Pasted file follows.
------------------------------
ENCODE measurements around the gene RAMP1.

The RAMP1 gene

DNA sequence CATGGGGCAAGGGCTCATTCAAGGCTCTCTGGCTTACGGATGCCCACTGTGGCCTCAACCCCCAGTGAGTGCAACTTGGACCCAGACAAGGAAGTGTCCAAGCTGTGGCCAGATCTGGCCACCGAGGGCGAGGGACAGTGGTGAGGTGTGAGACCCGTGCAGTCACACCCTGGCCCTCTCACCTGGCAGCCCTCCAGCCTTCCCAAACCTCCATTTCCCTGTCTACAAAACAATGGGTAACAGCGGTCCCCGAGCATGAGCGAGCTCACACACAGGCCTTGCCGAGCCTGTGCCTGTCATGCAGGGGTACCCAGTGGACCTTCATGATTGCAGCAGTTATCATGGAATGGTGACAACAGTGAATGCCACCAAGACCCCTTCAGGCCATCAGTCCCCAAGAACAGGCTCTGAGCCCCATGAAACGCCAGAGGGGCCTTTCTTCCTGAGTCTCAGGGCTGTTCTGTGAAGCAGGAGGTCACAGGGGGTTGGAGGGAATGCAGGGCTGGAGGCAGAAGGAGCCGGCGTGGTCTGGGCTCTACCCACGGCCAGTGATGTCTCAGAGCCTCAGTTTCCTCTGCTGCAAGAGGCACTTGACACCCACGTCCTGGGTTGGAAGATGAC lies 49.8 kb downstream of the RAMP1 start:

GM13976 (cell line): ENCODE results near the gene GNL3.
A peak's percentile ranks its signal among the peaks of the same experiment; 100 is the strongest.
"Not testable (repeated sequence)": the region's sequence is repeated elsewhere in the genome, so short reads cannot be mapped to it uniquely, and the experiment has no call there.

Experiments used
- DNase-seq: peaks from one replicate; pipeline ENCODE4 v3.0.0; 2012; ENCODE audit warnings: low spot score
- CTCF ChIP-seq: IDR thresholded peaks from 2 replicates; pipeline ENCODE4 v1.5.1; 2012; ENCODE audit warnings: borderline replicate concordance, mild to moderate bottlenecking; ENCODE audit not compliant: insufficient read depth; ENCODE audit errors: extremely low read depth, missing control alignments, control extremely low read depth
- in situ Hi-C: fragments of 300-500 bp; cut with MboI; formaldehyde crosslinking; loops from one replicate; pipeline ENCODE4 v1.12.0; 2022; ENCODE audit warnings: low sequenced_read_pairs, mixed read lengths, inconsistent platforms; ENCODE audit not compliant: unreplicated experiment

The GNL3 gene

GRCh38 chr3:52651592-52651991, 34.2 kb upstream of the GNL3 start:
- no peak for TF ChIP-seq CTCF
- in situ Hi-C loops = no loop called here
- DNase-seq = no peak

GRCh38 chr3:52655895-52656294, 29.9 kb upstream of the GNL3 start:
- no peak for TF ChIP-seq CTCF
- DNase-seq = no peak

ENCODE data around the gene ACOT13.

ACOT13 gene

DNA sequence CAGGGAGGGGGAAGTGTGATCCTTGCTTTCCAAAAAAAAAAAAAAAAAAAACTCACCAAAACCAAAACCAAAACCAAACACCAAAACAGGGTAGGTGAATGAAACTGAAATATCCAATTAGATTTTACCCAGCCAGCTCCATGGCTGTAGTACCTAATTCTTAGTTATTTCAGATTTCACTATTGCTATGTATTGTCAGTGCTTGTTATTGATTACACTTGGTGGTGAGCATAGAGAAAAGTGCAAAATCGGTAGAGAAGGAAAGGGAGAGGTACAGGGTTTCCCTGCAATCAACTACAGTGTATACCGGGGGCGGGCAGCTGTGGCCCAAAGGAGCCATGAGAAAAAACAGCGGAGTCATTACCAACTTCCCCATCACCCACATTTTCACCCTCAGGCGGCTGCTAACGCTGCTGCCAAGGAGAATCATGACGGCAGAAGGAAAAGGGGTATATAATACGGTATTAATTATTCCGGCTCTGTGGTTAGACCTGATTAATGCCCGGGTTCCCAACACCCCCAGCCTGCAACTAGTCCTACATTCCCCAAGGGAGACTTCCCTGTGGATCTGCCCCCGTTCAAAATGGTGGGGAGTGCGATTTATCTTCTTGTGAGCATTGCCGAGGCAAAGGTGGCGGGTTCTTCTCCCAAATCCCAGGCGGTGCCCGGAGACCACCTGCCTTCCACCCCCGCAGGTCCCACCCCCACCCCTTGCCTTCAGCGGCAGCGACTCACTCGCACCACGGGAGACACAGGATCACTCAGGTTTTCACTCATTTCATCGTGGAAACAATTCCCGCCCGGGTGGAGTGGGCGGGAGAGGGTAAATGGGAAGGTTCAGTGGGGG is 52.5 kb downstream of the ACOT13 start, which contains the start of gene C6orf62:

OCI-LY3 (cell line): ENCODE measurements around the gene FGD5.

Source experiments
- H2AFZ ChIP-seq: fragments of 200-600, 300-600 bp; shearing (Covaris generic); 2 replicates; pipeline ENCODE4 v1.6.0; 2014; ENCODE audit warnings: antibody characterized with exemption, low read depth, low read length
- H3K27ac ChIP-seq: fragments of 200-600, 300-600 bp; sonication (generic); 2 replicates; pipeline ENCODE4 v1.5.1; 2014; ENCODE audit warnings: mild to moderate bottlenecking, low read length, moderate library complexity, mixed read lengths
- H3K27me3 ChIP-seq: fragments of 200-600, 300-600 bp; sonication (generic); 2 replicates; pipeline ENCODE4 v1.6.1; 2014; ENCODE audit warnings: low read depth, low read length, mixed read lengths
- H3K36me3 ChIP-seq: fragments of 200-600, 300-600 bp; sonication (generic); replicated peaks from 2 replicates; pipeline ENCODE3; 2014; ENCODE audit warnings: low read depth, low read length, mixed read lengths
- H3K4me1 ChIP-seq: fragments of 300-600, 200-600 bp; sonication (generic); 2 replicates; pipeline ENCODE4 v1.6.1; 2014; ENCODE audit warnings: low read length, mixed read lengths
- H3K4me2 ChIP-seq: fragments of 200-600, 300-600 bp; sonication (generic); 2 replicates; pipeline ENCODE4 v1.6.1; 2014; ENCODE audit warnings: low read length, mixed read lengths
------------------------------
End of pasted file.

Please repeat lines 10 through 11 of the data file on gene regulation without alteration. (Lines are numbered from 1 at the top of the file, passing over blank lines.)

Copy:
- in situ Hi-C: fragments of 300-500 bp; cut with MboI; formaldehyde crosslinking; loops from one replicate; pipeline ENCODE4 v1.12.0; 2022; ENCODE audit warnings: low sequenced_read_pairs, mixed read lengths, inconsistent platforms; ENCODE audit not compliant: unreplicated experiment

The GNL3 gene